OSLO – A creeping rise in sea levels tied to global warming, pollution and damage to coral reefs may make coastlines even more vulnerable to disasters like tsunamis or storms in future, experts said in a Reuters report.Few coastal ecosystems are robust enough to withstand freak waves like the ones that slammed into Asian nations from Sri Lanka to Thailand on Sunday, killing more than 22,000 people, after a subsea earthquake off Indonesia.
But global warming, poorly planned coastal development and other threats over which humans have some control are weakening natural defences ranging from mangrove swamps to coral reefs that help keep the oceans at bay.
‘Coasts are under threat in many countries,’ said Brad Smith at environmental group Greenpeace. ‘Development of roads, shrimp farms, ribbon development along coasts and tourism are eroding natural defences in Asia.’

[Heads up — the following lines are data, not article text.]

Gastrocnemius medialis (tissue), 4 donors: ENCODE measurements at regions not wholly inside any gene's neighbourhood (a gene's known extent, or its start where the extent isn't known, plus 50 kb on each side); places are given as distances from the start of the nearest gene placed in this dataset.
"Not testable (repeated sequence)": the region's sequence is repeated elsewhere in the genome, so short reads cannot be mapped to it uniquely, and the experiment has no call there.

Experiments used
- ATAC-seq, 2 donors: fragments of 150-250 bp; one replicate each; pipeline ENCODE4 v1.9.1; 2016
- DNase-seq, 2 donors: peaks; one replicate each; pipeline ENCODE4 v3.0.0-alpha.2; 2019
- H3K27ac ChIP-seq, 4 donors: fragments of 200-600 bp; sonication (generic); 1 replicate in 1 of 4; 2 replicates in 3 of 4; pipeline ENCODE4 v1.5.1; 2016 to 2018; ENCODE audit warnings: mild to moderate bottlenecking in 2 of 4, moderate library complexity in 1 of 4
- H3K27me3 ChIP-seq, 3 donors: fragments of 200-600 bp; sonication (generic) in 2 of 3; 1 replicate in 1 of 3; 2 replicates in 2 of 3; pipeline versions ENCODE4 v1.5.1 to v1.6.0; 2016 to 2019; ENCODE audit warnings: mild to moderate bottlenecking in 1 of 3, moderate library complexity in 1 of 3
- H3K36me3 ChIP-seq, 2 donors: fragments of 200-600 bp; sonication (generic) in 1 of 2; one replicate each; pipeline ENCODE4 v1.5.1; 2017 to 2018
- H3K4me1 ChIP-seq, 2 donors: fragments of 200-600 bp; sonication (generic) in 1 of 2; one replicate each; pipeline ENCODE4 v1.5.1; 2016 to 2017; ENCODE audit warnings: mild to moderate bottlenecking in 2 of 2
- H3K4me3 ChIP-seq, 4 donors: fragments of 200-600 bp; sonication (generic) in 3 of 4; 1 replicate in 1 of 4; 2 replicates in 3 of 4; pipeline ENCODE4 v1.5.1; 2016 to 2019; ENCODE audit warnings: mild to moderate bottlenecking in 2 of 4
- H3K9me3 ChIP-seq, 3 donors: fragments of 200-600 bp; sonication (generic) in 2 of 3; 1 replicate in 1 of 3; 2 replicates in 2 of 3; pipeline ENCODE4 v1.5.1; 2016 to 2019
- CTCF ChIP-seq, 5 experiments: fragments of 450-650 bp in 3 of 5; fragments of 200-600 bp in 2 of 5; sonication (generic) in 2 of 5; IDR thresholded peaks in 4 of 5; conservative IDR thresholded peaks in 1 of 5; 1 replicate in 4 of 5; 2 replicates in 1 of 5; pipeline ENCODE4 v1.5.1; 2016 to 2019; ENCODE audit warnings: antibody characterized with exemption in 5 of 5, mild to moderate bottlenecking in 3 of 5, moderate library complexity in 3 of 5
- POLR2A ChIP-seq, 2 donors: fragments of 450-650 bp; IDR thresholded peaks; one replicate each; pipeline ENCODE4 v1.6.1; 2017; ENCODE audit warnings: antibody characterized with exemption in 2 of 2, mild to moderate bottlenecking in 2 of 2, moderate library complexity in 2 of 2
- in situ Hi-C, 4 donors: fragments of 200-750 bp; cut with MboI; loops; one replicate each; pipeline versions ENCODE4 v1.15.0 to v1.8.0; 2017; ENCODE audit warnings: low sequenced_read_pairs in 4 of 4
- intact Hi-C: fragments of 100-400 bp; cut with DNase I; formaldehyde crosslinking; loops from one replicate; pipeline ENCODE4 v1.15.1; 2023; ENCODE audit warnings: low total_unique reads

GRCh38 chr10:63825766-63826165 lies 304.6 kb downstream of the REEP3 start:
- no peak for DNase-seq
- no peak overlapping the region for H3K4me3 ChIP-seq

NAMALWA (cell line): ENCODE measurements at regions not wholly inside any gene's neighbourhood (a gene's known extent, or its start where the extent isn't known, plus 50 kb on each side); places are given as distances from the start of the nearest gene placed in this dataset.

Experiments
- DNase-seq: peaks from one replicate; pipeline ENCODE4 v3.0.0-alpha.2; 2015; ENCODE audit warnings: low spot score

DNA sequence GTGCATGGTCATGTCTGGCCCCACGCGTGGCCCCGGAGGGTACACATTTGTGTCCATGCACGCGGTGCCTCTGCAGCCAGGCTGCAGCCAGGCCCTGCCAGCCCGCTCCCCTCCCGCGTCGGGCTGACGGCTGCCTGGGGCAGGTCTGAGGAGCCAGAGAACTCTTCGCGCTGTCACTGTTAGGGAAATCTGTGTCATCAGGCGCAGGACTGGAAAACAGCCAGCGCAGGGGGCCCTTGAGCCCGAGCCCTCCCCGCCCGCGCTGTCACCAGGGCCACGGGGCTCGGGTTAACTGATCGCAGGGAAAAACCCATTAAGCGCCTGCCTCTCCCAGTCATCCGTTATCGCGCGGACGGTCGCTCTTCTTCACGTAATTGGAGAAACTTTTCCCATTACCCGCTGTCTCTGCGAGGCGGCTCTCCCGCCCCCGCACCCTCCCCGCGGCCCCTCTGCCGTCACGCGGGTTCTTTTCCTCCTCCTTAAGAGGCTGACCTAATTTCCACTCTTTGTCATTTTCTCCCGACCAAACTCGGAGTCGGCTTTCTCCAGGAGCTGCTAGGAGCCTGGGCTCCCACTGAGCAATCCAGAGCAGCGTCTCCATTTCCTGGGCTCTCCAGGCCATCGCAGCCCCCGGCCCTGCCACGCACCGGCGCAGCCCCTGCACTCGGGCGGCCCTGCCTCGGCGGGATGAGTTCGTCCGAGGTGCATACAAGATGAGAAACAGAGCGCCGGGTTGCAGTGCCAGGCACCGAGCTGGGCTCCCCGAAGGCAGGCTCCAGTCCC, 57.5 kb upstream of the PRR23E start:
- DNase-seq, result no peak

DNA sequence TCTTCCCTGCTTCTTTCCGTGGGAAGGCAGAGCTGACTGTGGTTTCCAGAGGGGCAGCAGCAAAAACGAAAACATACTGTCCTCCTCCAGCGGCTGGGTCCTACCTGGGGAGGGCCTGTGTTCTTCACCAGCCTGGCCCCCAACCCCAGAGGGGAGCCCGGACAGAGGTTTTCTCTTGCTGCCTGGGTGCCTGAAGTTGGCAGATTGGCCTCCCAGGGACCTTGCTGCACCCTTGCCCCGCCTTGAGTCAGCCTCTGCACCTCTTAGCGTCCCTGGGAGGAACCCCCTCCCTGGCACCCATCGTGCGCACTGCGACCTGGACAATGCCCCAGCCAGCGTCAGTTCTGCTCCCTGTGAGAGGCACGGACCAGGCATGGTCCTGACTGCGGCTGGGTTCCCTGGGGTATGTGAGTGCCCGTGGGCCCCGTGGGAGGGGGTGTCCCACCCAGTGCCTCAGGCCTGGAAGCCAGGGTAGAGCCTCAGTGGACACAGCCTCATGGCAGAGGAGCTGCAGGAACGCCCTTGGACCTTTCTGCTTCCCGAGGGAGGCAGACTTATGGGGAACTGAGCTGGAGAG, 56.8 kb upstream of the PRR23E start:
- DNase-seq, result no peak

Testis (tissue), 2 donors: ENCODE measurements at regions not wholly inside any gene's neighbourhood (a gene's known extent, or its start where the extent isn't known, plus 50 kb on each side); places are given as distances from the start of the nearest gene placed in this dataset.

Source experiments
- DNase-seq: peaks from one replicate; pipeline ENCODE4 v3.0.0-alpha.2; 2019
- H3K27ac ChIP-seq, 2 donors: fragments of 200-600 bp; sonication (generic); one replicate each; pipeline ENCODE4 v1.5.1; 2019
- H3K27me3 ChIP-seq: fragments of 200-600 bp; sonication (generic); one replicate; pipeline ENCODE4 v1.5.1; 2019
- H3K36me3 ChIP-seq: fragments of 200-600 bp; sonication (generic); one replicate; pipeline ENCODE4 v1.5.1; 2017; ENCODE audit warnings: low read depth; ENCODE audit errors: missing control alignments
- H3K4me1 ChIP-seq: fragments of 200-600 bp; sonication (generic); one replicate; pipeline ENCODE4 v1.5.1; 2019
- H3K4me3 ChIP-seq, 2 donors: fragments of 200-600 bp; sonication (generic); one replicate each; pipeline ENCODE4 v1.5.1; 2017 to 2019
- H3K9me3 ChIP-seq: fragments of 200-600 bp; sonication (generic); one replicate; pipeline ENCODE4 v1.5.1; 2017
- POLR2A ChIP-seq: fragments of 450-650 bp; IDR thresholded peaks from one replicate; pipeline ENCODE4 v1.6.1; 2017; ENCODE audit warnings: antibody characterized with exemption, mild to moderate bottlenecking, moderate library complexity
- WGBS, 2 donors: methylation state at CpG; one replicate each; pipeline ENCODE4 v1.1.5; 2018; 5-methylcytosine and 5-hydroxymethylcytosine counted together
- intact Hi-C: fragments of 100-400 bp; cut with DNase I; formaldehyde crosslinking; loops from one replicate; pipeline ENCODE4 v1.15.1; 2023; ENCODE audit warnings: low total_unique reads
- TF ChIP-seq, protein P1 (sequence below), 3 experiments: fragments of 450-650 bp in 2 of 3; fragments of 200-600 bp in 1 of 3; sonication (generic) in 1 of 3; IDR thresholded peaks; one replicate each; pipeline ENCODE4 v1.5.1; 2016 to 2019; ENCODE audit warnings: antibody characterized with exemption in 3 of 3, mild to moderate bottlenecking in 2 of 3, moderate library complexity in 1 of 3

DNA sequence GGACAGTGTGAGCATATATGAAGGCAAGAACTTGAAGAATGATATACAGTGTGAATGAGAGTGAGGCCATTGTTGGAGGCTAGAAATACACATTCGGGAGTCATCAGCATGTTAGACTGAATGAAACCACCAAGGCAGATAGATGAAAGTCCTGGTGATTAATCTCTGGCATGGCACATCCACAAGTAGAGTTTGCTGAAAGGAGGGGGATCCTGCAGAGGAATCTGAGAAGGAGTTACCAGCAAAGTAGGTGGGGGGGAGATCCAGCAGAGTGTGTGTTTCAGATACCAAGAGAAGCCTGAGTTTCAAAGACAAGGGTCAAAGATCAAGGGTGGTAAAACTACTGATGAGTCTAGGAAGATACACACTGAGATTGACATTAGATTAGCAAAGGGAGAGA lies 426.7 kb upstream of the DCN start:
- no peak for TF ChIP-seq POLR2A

Scientists say a build-up of heat-trapping gases in the atmosphere from human burning of fossil fuels threatens to trigger more powerful storms and raise sea levels, exposing coasts to more erosion.
Leaders of small island states will meet in Mauritius on Jan. 10-14 to debate threats such as global warming. World sea levels rose on average by 10-20 cm (4 to 8 inches) during the 20th century and an additional rise of 9-88 cm is expected by the year 2100, according to latest report by the U.N. Intergovernmental Panel on Climate Change in 2001.
Island nations like the Maldives, swamped by the tsunami, could literally disappear beneath the waves if seas rise. And in Bangladesh, 17 million people live less than one metre above sea level, as do many in Florida in the United States.
Richard Klein, a senior Researcher at the Potsdam Institute for Climate Impact Research in Germany, said vulnerability to natural disasters often went hand in hand with poverty.
‘Vulnerability has as much a social dimension as an environmental one,’ he said. The Netherlands could afford to build higher dykes to defend against the seas, for instance, but developing states could not.